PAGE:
During our training time each year we talk about the core values of Camp Victory, with those volunteers themselves saying what they believe the values are.  Things like … compassion, empathy, awareness, worth, integrity, respect, kindness, strength, justice, safety, happiness, trust, vulnerability, openness, acceptance, and hope … are offered up as so important to remember as we worked with all the kids in camp, and with each other.  It is a wonderful organization that runs strictly by private grants and donations, something that St. Mark’s has supported for the past few years with part of its outreach $$.


Our readings this week are all about forgiveness, as I have read from knowledgeable sources who study scripture and our lectionary readings.  Paraphrasing our former Diocesan Canon for Stewardship Lance Ousley in his assessment of our readings, he said this:

“Jeremiah records God's forgiveness of His wayward people--God does the hard part for them and us, even giving us all new hearts of flesh that seek God with the very actions of our lives.  The Psalm focuses on our need for God in doing what is lovely and true and gracious and, ...Godly.

Accepting forgiveness can only be found in humility.  One has to acknowledge one's own sins and shortcomings to receive the forgiveness that is offered by God or any other person.  The text from Hebrews illustrates Jesus' humility to us, and he sets for us a model of how we are called "to lose our lives" in humility and forgiveness.   

Jesus understood the power of forgiveness, both our being forgiven of our transgressions and of our forgiveness of others.  Holding forgiveness locked inside of ourselves causes our hearts to become like stone, hardened by the burden of vengeance that steals away our life.  This is the holding tight to our lives that can cause damage to our souls as we protect against the messiness of relationships that can nourish our spirit with love and grace.”  [This ends Canon Lance’s words, and it gets to what is for me the hardest thing to deal with…and it does hurt, a lot.  The forgiveness of others, especially one of my brothers, is really hard. I know I need to fix this, and I need to do more to do this—soon.]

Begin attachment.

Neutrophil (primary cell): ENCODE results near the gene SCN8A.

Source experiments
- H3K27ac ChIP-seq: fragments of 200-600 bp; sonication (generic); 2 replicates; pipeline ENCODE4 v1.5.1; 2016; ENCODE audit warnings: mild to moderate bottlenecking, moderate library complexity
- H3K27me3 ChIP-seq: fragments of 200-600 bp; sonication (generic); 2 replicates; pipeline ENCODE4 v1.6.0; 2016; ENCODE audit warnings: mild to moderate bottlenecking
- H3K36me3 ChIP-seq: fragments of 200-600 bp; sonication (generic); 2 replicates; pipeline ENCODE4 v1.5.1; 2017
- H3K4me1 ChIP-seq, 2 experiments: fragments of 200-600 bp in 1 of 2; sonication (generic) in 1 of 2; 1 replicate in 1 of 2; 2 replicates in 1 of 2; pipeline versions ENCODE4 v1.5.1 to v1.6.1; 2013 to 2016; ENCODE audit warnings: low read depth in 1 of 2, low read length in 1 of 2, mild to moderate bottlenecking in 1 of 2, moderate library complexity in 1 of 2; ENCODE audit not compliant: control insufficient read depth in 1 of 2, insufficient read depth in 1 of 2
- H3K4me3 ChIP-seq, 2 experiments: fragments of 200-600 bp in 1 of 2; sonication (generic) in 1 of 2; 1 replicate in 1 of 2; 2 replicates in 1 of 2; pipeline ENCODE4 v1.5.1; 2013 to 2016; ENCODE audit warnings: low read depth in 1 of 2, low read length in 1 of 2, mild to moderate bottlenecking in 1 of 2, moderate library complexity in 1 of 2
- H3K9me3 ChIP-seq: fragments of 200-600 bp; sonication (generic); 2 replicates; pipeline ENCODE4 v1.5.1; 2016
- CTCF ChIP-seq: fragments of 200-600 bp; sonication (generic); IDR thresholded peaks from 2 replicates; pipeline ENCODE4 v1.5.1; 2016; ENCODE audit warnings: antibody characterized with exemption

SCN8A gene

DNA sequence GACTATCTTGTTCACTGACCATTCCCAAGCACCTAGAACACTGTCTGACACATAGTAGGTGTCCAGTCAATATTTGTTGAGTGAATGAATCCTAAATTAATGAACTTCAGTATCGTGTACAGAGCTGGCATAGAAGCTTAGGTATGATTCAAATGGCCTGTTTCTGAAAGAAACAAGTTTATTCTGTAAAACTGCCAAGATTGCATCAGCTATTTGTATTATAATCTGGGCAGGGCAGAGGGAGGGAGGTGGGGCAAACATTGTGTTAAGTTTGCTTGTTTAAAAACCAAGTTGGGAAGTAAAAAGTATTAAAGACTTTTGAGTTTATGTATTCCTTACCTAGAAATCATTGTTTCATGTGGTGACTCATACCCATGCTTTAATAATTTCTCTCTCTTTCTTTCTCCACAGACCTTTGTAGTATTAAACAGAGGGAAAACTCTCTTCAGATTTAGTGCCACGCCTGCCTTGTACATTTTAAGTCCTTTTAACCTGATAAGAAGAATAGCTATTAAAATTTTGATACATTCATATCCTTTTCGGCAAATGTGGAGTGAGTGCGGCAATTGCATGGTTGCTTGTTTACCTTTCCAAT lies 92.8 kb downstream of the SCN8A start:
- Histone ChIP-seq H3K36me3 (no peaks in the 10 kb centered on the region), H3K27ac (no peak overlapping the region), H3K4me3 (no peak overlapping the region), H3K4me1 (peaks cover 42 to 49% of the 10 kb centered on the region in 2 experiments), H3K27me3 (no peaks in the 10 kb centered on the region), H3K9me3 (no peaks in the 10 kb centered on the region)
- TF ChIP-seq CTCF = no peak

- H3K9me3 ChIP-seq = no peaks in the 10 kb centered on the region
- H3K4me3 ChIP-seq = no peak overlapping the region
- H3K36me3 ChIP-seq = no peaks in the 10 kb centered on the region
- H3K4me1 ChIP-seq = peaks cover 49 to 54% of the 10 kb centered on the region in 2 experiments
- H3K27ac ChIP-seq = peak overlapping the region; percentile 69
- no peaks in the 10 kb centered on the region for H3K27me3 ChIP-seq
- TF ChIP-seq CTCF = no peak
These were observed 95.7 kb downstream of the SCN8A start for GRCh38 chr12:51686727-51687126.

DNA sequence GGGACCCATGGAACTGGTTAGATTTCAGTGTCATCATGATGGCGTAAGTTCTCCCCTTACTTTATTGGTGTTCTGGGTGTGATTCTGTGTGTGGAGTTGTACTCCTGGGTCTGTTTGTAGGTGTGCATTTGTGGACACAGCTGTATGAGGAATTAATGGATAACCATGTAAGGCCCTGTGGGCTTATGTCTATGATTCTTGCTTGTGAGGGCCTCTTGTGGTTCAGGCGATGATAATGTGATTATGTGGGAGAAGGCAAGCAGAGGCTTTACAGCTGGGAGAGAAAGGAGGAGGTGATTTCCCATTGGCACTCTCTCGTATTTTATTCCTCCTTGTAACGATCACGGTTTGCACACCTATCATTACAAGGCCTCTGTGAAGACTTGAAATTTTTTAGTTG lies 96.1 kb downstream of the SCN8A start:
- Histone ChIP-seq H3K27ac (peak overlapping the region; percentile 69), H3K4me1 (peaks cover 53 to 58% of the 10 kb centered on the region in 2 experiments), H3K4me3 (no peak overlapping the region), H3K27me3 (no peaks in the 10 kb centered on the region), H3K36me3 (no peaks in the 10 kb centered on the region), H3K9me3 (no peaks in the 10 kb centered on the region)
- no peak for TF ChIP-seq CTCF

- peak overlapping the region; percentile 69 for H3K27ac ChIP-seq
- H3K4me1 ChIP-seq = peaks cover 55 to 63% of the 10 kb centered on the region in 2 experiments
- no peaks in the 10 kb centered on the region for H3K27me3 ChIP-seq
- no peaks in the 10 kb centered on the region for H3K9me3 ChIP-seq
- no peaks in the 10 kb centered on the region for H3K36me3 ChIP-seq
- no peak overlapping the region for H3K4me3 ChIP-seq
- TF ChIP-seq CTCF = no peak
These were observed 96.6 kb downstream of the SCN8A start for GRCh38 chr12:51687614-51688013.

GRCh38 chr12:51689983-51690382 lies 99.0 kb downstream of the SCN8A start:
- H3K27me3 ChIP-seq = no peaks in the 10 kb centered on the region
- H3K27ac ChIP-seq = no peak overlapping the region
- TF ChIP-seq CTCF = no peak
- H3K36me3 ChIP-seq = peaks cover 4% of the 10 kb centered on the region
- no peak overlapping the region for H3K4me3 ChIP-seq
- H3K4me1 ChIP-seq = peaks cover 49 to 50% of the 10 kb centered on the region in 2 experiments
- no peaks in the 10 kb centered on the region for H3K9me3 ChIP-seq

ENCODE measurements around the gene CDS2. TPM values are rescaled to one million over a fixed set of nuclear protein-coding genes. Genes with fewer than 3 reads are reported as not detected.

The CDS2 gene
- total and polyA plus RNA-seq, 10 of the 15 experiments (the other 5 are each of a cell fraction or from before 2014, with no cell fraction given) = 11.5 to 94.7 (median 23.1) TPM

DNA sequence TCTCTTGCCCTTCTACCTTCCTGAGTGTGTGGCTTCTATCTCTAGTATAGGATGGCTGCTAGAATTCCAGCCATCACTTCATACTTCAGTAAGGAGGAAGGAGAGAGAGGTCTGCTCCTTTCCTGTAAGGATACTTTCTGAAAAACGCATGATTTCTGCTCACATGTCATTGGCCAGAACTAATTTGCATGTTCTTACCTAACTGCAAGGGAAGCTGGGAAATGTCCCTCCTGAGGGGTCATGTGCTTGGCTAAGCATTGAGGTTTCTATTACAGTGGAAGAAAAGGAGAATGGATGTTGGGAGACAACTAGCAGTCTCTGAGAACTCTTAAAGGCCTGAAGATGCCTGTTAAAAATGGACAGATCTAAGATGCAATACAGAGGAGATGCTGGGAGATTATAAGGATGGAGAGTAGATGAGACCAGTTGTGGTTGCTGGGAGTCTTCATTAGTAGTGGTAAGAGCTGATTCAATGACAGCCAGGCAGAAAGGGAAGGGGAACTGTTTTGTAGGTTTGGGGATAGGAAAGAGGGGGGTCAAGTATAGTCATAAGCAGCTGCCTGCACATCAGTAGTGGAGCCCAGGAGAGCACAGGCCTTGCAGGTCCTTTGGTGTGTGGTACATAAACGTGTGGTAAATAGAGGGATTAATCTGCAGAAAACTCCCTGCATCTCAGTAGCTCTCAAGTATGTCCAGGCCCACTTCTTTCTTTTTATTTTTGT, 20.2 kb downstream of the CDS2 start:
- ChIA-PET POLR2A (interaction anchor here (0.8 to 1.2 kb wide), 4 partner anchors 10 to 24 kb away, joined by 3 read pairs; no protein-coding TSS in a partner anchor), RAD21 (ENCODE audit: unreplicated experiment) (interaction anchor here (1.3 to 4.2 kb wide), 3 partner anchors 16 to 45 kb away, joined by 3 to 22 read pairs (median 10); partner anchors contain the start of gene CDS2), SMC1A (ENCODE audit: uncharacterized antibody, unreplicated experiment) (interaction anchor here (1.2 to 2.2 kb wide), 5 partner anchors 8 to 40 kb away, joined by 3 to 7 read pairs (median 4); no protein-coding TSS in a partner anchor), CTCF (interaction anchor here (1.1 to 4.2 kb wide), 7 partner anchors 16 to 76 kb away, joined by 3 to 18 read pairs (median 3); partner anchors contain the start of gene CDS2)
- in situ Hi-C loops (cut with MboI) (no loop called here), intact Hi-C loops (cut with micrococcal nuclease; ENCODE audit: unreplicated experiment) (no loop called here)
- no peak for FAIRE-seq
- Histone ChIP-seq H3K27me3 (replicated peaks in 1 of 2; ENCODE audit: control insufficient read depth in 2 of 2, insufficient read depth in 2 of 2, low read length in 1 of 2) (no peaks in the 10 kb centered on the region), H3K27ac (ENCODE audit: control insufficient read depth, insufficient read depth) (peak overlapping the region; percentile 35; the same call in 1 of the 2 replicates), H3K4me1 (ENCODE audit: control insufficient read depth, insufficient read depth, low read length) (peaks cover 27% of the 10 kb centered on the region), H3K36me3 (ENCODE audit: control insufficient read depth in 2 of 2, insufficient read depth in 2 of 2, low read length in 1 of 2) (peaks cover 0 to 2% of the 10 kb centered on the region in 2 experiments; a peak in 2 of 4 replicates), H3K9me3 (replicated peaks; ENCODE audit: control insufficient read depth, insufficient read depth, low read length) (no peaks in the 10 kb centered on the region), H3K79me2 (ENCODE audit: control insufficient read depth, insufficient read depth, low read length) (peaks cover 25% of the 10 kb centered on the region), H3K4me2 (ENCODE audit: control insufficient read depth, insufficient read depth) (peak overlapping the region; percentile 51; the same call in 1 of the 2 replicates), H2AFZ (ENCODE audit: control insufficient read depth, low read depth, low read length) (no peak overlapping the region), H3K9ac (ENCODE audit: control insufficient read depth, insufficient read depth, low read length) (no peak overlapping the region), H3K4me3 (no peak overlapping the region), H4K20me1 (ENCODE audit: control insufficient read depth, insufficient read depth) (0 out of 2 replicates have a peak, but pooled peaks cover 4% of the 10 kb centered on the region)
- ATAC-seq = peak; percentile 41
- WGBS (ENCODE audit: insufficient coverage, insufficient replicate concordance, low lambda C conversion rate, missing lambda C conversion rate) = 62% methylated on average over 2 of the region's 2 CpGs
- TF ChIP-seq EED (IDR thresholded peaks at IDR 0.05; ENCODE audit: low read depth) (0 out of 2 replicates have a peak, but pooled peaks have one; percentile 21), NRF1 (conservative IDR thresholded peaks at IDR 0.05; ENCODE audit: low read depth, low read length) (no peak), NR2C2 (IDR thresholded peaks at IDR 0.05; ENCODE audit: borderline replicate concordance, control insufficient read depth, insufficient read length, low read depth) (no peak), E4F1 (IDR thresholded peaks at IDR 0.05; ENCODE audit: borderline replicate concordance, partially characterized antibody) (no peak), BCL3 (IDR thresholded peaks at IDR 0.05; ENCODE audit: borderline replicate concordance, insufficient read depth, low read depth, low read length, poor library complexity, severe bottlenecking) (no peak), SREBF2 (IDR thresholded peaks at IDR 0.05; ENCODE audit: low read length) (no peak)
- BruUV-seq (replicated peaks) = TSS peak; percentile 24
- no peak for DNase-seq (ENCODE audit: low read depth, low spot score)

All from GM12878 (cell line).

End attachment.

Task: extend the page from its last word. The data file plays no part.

Our Bible studies in the past have had lots of discussion around forgiving and related topics, and what our ability to forgive is, in terms of how bad we feel we might have been wronged personally by others, and whether that other person knows they have wronged us or should even be or want to be forgiven.  It is a complicated issue in general society in normal times, but even more so in this time of partisan everything and lots of hatred.  The past year of Covid lockdown certainly has not helped this all to change for most people either--for us and our own personal issues with forgiving someone else. 

For me, I have talked many times about my struggles to forgive my dad (11 years ago deceased), and my youngest brother (15 years younger than me), for how they treated others in our family.  I know my failure to do so does cause me to have a more struggling heart than I could have if I could just forgive them and moved on.  Part of this is me being so sure I am right and they wronged me and others, and they should realize it and say they are sorry before I can forgive them.  But I also know that won’t happen. 

So, do I keep carrying the burden around, or do I do what God did for his people over and over—forgive them and tell them he will move ahead with them as they go forward in their lives, always struggling with their doing what is right by God and having hearts for God and the work of Jesus.


There is a word that I failed to mention that is brought up at the Camp Victory trainings as a core value, but seems to be a part of all the other core values.  It is also the basis for everything God does with his people.  That word is LOVE!  Our Camp Victory work has no meaning unless we do it with a clear sense of love for the kids we serve and for each other volunteer who is a part of these weekends. 

Camp Victory is not particularly and is definitely NOT officially a religious organization, but it knows what Love is and why that is a major driver for its work.  God does not do what he does over and over again without loving what he has created, his people. He has given them free will to follow him or to screw up and follow other ways, and he always is there to forgive them—because of his Love for them. 


As we get closer to Palm Sunday and Easter Week, we will experience the realization of God’s ultimate Love for us.  And we can show our own love by forgiving others and to accept that forgiveness given when we mess up, and allow ourselves to be whole as we do the work of Jesus in this world around us.